46. Oh, and even though it’s not Tuesday, spin something. Treadling will help you work out your frustration. And I’m just not sure today’s a good pointy stick day for you.

  47. I’ve been reading your blog for some time now and I’ve always been amazed at your knitting skill/writing style. I’m not sure if I’m allowed to ask questions in this here comment section, but I’m going to. My question is, this is in regards to a sweater I’ve been knitting for months (or rather a sweater I stopped knitting for months because I didn’t understand the pattern). And my question is, what does it mean to ‘bind off twice’. Anybody?
    I have faith that you’ll beat that sweater into submission. Faith.

  48. It is neither you, nor the yarn. Yarn is there to make you feel good, not bad, and it can’t be you.
    Blame the pattern.

  49. I say give it to someone else. If it doesn’t have the sense to understand & love you for yourself, it’s not worth the effort wasted on it.
    Or whatever it was all our mothers told us when some boy dumped us.

  50. Treachery, thy name is Grenyrn!
    There comes a point in any abusive relationship where the victimized party has to stand up and shout, “ENOUGH!” That time has come. Stop trying to make this work. Stop telling yourself that it will be different this time, that Grenyrn won’t hurt you again because Grenyrn has changed, really. Stop investing time in this.
    I suggest you find a smaller person and give them the sweater. Then be glad to have Grenyrn out of your life forever!

  51. I say give it to someone with Kate Moss’ build (wait, that’s YOU!). Hmm… Maybe giving it to a teenager as an early present?
    A better proposal would be for you to come back to New England to get replacement yarn for another sweater! That, or go to Hawaii so you can visit Jill at “Alohas and Oreos” ( from Blogspot. And when you do get that trip planned, let us know so we can fly there to meet you!
    Just a couple of thoughts,

  52. but you should probably get over that needing the stripes to match up thing. causes too many problems.

  53. First – Irish coffee sans coffee.
    Second – EBAY the thing.
    Third – use EBAY proceeds to buy yourself really luscious, decadent yarn to knit the replacement, which THIS TIME, will fit!

  54. It was so angry that you not only needed a note to remember it, you couldn’t even remember what the note was about. It didn’t feel special enough. Now it knows you will remember it every day for the rest of your life.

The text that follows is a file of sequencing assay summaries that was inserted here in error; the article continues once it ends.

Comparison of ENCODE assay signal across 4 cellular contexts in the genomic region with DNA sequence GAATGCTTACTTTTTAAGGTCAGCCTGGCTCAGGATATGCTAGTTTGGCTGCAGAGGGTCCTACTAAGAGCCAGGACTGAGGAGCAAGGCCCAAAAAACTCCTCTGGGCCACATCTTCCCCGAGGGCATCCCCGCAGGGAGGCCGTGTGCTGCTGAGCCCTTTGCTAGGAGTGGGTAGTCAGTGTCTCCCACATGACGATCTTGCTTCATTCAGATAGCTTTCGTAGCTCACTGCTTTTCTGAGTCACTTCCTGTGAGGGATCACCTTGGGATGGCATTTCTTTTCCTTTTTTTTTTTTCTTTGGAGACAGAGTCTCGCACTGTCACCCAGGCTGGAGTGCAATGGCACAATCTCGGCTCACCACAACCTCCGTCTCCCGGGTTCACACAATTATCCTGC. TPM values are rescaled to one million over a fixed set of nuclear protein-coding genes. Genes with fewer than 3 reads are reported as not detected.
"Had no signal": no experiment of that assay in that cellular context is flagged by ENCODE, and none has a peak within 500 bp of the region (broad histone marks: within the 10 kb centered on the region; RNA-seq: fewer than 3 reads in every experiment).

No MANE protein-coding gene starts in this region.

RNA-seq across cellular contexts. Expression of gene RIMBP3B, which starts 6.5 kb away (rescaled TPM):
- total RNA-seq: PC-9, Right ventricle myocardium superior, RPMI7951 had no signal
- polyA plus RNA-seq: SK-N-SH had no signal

55. Babe: Look at your previous entry and that word in bold “casualness”. Duplicate stiching. . .? Give it to a smaller person, use the time to knit 200 hats for Dulaan. Tiny Mongolians might even like the sweater.

  56. It’s still so gorgeous, I say Frame it and keep it as an Object d’art! You “Meant” to knit it too small-really…Needed something for the walls…

  57. 1. lie down in a darkened room with a huge glass of wine.
    2. give it to a smaller person
    3. start over or move on to another project. (come back to this one later)

  58. Stephanie – honey – this is one ugly sweater – I know, a tactless thing to say and you advocate better manners in everything I have read by you, but all those measures you took could not overcome its essential weakness. Find a smaller, short-armed green-colorblind person who won’t know the difference. He/she is out there and will LOVE the sweater. Shake it off and move on.

  59. Mighty Harlot, tear off Grenyrn’s arm now, while you have the chance and burn the remains on a funeral pyre…

  60. Dude! If I was that sweater I would totally run and hide under the bed before I got my *ss kicked. Bad sweater! Bad! πŸ˜‰

  61. I’m with Judy, send that bad boy to Afghans for Afghans. It will fit some precious child who could use it and you’ll feel a lot better. I’ve never had an Irish coffee but I can recommend a few good wines ;)!

  62. I hope the Grenyrn won’t get me for saying this, but… that sweater is… well, lets say (apart from the not fitting part) it’s not particulary attractive in my opinion. Actually, it’s not the *sweater* – the yarn may have some hope left in it, but I can’t see knitting that pattern in any way that I would like it.
    I think you should bury it in the darkest part of your stash and go back to designing Joe’s gansey!

  63. At the risk of sounding utterly ridiculous, maybe give the sweater away (horrors!) to a person of even smaller stature?

  64. I think your note contained an important piece of advice that you wanted to remember when you pulled out that grenyrn for a “quick knit”. “Don’t ts” = “Don’t try Steph!” In a moment of knitting clarity, or sanity if you will, you knew an attempt at matching stripes for a sweater with grenyrn would drive you crazy! Your note to self was a warning from your sane self to your knitting self (we all have both sides… don’t we… or is it just me… now should I be worried?).
    I wish I was smaller or had a daughter, I’d be glad to take that defiant sweater off your hands.

  65. I like the suggestions to give it to someone smaller or to charity. I don’t think I could bear to look at it again!

  66. Frankly, I think the sweater is hideous, with those weird stripes making arrows pointing at the waist and that little half circle at the belly button. I’d sell it on ebay though, buy some more of the yarn with the proceeds and make something that will work with the yarn, rather than against it.

  67. Did I read correctly? Duplicate stitch? Oh, honey, you are trapped in an abusive relationship with this pattern (I’m thinking it’s the pattern more than the yarn, although the yarn’s stripe pattern is aiding and abetting). It’s not going to change, and changing your behavior to please it won’t make it better.